Hypoxia-induced phrenic long-term facilitation: emergent properties.

Published

Journal Article (Review)

As in other neural systems, plasticity is a hallmark of the neural system controlling breathing. One spinal mechanism of respiratory plasticity is phrenic long-term facilitation (pLTF) following acute intermittent hypoxia. Although cellular mechanisms giving rise to pLTF occur within the phrenic motor nucleus, different signaling cascades elicit pLTF under different conditions. These cascades, referred to as Q and S pathways to phrenic motor facilitation (pMF), interact via cross-talk inhibition. Whereas the Q pathway dominates pLTF after mild to moderate hypoxic episodes, the S pathway dominates after severe hypoxic episodes. The biological significance of multiple pathways to pMF is unknown. This review will discuss the possibility that interactions between pathways confer emergent properties to pLTF, including pattern sensitivity and metaplasticity. Understanding these mechanisms and their interactions may enable us to optimize intermittent hypoxia-induced plasticity as a treatment for patients that suffer from ventilatory impairment or other motor deficits.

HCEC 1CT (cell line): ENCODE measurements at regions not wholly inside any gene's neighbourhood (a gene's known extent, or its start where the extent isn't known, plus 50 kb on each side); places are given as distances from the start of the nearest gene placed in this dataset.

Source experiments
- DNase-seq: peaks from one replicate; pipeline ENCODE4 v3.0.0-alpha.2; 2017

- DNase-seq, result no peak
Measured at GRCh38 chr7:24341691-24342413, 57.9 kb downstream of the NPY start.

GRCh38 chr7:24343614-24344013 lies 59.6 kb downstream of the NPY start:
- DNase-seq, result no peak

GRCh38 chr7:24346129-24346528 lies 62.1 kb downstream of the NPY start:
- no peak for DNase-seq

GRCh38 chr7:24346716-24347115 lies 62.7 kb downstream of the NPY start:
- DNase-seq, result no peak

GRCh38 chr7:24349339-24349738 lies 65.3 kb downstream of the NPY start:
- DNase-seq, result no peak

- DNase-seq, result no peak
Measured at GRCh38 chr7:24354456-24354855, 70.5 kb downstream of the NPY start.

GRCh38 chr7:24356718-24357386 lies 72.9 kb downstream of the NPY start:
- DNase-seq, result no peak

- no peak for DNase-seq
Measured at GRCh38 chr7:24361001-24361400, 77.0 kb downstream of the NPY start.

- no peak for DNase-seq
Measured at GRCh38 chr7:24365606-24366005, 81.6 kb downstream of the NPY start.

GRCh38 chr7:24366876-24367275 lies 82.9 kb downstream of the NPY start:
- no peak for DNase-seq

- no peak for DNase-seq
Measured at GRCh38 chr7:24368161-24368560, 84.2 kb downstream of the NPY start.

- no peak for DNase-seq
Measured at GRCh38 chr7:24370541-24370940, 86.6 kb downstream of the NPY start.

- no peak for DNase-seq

Full Text

Duke Authors

Cited Authors

  • Devinney, MJ; Huxtable, AG; Nichols, NL; Mitchell, GS

Published Date

  • March 2013

Published In

Volume / Issue

  • 1279 /

Start / End Page

  • 143 - 153

PubMed ID

  • 23531012

Pubmed Central ID

  • 23531012

Electronic International Standard Serial Number (EISSN)

  • 1749-6632

Digital Object Identifier (DOI)

  • 10.1111/nyas.12085

Language

  • eng

Conference Location

  • United States